Towards a Nuclear Middle East

2 June, 2009

Within a matter of months, Iran could be in possession of nuclear weapons. The evidence for this was considered last week here. This is a state perfectly content to finance, train and arm with conventional weapons terrorist groups in Afghanistan, Pakistan, Iraq, Lebanon and Palestine. This is a state with political discourse dominated by nationalism.

These are the two major impacts from Iran’s decision: nuclear proliferation, and the possibility of terrorist organisations obtaining weapons of mass destruction. It is often easy to forget these consequences and simply focus on the prospect of the Ayatollah with his finger on the button, hoping that mutually assured destruction will save us.

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The Evidence Against Iran

24 May, 2009

Nuclear BlastDebate intensifies over Iran and their nuclear weapon program. President Obama has set a deadline for negotiation, but seems no closer to resolving the diplomatic gridlock that has perpetuated for so long.

The Iranian regime obstinately refuses to compromise their quest for nuclear energy, and President Mahmoud Ahmadinejad has the support of key political forces in this respect. He still denies that his state is seeking nuclear weapons. Should we believe him?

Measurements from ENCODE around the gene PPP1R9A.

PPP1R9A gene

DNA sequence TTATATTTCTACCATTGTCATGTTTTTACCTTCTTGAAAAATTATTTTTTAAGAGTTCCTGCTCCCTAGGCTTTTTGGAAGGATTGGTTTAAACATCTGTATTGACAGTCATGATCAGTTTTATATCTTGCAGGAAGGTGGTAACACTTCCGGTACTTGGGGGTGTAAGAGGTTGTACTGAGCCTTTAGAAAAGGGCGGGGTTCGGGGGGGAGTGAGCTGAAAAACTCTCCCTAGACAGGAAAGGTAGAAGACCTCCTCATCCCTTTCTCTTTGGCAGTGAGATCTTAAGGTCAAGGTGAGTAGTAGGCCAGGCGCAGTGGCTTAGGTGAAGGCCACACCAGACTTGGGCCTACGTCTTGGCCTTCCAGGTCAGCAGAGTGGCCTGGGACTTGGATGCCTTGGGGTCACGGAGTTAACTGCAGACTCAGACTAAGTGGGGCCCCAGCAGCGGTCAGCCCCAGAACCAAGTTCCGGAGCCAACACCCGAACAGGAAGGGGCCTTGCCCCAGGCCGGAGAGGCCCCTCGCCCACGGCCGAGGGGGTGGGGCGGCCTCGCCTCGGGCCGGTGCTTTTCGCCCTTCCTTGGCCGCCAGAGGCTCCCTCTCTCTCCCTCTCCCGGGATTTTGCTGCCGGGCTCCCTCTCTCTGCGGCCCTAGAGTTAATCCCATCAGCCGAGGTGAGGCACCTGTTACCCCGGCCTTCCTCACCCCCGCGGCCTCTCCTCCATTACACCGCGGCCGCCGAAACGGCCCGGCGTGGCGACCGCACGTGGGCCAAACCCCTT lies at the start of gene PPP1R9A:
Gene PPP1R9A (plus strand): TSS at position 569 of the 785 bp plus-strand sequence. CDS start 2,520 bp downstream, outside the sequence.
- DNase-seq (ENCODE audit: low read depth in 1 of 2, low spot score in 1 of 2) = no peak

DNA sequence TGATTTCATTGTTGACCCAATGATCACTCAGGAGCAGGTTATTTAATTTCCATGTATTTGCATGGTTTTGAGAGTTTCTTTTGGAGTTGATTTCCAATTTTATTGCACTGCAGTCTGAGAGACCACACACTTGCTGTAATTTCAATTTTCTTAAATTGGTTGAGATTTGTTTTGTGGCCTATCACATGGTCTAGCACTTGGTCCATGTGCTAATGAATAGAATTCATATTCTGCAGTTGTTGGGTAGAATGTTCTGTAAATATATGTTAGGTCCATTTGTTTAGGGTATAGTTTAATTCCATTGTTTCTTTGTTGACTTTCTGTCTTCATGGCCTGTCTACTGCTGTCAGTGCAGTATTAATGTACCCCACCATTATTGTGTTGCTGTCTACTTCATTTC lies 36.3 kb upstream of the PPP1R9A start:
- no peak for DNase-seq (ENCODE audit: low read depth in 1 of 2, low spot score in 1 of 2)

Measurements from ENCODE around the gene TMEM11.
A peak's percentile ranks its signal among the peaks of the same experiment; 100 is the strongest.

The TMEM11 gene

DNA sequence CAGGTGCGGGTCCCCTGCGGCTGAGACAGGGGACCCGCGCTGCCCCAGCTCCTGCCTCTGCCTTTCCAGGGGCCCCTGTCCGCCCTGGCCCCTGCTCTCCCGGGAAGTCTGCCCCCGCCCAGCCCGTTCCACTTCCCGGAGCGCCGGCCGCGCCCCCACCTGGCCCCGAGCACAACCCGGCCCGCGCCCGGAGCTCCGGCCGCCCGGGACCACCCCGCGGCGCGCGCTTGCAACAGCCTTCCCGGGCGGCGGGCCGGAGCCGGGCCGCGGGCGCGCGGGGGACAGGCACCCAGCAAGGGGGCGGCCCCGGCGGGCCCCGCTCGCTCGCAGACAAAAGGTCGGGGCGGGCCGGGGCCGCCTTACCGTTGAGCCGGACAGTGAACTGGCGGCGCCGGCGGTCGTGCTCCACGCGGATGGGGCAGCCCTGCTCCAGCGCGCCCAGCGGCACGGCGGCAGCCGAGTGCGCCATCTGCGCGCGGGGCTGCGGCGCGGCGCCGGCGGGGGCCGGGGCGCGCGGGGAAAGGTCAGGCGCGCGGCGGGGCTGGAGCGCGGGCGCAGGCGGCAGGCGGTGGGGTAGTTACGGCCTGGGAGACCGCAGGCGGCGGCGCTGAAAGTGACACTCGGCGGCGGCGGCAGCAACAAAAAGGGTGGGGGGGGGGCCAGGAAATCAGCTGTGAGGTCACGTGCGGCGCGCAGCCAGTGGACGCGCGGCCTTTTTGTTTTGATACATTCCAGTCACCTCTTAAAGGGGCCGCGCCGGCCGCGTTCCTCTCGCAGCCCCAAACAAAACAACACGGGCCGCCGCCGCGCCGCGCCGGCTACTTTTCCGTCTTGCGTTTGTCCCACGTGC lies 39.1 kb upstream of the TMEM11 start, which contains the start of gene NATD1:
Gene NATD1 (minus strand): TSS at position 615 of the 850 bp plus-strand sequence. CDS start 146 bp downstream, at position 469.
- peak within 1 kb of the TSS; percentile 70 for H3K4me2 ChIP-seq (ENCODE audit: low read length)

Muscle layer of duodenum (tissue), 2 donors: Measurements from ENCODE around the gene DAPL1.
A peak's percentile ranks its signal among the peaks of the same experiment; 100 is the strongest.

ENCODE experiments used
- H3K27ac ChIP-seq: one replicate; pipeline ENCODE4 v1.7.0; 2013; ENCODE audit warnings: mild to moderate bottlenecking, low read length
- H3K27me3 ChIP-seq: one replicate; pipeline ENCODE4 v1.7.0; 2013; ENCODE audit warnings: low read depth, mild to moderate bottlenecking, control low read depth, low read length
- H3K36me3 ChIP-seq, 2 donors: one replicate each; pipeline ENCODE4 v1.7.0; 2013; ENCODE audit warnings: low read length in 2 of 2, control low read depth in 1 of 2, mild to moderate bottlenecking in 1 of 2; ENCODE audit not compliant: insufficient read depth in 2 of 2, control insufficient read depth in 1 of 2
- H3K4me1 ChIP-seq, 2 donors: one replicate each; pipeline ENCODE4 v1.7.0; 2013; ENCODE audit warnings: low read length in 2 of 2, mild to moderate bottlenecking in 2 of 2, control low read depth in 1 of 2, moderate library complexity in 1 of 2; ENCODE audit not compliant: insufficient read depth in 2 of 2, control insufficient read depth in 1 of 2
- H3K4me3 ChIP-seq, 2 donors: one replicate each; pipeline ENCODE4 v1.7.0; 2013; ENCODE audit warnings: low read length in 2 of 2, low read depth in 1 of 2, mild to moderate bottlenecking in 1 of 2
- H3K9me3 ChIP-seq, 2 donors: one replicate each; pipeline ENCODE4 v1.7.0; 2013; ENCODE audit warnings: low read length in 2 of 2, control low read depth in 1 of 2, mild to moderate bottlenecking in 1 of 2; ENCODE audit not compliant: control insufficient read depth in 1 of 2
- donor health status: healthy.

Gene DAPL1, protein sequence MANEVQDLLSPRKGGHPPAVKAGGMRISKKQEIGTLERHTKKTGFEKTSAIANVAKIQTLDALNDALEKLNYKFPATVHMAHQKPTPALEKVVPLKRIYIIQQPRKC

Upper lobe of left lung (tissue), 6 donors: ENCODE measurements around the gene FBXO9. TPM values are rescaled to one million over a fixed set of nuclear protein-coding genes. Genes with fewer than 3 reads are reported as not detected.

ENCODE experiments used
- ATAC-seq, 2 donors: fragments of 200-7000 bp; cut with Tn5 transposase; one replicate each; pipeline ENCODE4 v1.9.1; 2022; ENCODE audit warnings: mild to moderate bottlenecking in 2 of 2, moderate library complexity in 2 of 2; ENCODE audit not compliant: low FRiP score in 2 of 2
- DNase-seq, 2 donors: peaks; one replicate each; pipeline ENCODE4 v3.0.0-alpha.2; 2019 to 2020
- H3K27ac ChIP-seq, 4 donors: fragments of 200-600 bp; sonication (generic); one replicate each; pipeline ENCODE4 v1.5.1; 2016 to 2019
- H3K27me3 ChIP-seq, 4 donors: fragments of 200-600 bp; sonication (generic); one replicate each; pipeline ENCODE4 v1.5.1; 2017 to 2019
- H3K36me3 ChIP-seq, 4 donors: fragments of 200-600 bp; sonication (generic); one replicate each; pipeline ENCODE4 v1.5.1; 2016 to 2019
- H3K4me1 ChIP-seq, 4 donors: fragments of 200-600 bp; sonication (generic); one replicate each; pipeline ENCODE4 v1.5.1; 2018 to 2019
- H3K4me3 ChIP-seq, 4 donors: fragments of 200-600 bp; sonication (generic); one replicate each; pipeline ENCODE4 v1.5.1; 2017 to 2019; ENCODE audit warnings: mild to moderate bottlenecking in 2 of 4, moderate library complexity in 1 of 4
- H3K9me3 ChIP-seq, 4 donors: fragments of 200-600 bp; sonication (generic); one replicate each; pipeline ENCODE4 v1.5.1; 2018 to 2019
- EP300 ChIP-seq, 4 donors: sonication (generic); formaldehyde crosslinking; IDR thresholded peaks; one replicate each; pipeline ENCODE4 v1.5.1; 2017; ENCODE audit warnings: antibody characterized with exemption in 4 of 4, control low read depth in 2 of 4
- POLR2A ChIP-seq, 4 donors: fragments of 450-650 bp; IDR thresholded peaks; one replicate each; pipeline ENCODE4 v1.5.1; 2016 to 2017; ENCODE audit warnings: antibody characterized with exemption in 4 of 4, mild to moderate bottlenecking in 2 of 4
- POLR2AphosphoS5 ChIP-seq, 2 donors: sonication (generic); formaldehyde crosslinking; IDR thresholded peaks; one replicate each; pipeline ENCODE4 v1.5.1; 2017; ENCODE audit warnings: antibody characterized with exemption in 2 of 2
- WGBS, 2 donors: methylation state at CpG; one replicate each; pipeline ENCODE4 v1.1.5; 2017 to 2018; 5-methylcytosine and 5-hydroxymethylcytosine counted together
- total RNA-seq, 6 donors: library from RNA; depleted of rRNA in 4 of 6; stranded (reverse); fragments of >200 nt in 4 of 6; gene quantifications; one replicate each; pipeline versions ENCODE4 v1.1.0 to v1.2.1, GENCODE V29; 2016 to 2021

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Time is Running Out

22 May, 2009

The New York Times reports on President Obama’s recent meeting with Prime Minister Benjamin Netanyahu of Israel. The US has effectively announced the limits of their willingness to negotiate with Iran, and seeks negotiation by the end of the year.

As the Iranian election approaches, current policy with respect to the nation is clearly failing. The last US administration’s failure to engage with them on a sufficient timetable has left the incoming President with too few options. The situation is becoming grim.

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Back in Iraq

14 May, 2009

The Washington Post reports militants have renewed their entry into Iraq through Syria. The developments come as diplomacy between the US and Syria are promising, suggesting the real motivation behind these movements. Meanwhile, violence in Iraq is lower than it has been since the summer of 2003. President Obama’s decision to renew economic and political sanctions against Damascus will threaten the progress made on both fronts.

The ability of Syria to make life difficult for America, was demonstrated by their removal of support for border control operations with Iraq last year after incursions into their territory. This should not be forgotten. Antagonism also tends to drive Syria towards its neighbour Iran. Even though this is clearly only a marriage of convenience, it should be avoided.

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